Oil prices could hit $120 per barrel in June before heading back to earth as travel demand rebounds, Bank of America says

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Oil prices could hit $120 per barrel in June before heading back to earth as travel demand rebounds, Bank of America says
Antara Photo Agency/Reuters
  • Oil prices could surge 32% to $120 per barrel by June as travel demand rebounds, Bank of America said in a Tuesday note.
  • Higher demand for jet fuel, combined with low inventories and geopolitical tensions could send the commodity to levels not seen since 2012, the bank said.
  • But such a surge would be temporary, with prices reverting back to $80 per barrel in the second half of the year, according to the note.
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The ongoing surge in oil prices could continue into the middle of this year as travel demand rebounds, Bank of America said in a Tuesday note.

The firm said Brent crude could jump 32% from current levels to $120 per barrel, which would represent its highest level since the commodity's heightened levels in 2012.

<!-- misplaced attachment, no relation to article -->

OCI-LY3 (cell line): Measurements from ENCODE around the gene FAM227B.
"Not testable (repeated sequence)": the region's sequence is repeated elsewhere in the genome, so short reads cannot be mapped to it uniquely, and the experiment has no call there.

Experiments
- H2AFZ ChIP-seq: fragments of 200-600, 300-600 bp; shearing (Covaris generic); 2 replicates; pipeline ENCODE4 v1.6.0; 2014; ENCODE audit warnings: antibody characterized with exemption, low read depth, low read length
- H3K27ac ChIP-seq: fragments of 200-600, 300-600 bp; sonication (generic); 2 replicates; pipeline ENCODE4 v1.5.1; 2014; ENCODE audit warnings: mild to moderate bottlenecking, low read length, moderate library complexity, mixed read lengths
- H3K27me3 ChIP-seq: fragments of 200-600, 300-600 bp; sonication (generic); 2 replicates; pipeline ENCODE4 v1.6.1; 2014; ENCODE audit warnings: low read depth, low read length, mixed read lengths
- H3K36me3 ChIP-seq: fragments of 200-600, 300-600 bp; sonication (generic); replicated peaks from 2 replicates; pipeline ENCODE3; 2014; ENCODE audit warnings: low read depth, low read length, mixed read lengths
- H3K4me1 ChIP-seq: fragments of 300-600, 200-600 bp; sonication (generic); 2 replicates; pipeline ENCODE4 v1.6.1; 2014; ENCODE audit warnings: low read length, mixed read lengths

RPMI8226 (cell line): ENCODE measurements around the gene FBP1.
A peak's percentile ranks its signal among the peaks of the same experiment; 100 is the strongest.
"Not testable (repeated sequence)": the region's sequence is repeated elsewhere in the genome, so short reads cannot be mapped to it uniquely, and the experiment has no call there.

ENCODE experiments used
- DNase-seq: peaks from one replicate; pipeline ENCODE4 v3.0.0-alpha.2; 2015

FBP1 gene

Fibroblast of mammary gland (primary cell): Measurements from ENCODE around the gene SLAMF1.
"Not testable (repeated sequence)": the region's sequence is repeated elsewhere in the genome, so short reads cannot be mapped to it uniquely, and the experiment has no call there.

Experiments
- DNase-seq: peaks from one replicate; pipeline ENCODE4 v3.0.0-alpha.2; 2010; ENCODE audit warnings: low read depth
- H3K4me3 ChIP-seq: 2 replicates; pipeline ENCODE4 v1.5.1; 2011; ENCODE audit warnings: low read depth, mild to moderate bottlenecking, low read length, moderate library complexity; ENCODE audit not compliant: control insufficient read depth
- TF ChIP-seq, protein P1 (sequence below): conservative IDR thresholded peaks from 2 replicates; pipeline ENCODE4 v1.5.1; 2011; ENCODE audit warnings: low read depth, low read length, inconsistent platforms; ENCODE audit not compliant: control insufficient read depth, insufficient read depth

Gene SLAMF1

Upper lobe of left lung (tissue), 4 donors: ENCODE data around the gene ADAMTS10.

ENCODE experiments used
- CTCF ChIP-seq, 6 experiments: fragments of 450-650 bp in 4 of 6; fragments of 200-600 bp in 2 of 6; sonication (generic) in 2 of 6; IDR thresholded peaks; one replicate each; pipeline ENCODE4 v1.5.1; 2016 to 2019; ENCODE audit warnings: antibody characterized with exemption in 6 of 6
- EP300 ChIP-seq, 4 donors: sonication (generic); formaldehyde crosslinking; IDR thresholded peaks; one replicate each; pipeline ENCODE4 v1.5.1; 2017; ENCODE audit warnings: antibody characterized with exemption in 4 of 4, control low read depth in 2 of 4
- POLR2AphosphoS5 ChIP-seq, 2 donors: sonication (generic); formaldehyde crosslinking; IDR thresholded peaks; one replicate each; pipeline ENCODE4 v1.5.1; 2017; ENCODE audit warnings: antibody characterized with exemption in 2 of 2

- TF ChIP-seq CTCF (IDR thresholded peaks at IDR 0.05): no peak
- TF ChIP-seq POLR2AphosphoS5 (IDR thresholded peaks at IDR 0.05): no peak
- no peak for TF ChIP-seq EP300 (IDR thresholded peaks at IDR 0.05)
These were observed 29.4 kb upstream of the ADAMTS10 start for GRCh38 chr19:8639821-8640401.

Oil prices are up more than 350% from their 2020 pandemic lows, with Brent crude trading at $90.74 a barrel on Tuesday, its highest level since 2014.

"The combination of vaccines and prophylactics suggest that COVID-19 could soon become endemic," BofA said, adding that better treatments and reduced uncertainty surrounding the virus will spark a period of economic normalization.

In particular, a rebound in travel is likely as COVID-19 recedes, which should spark higher demand for jet fuel, the note said. That alone could spur higher oil prices, as a bulk of the fossil fuel is used for transportation. Daily TSA checkpoint travel numbers illustrate that there is still room for travel to recover as the virus recedes, as the most recent data is still 26% below pre-pandemic levels.

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"Higher demand, falling spare production capacity, low oil inventories, and rising geopolitical tensions point to Brent hitting $120 per barrel by the middle of this year before reverting back to $80 per barrel in the second half," BofA said.

Energy investors are keenly focused on the intensifying standoff between Russia and Ukraine, which is thought to have driven some of oil's recent gains. Oil prices are already up about 17% year-to-date.

But holding back oil's ability to sustain a move above the $100 price level is a strengthening US dollar, which is up about 7% over the past year. "A weaker USD is necessary for oil to sustain triple digit prices," BofA said.

The bank sees potential for a weaker dollar going forward if the Federal Reserve pulls an unexpected dovish shift, or if China gets more aggressive with its monetary easing policies.

But expectations remain for the Fed to raise interest rates at least four times this year, so strength in the US dollar could continue, adding weight to BofA's call that any surge in oil prices will likely be short lived.

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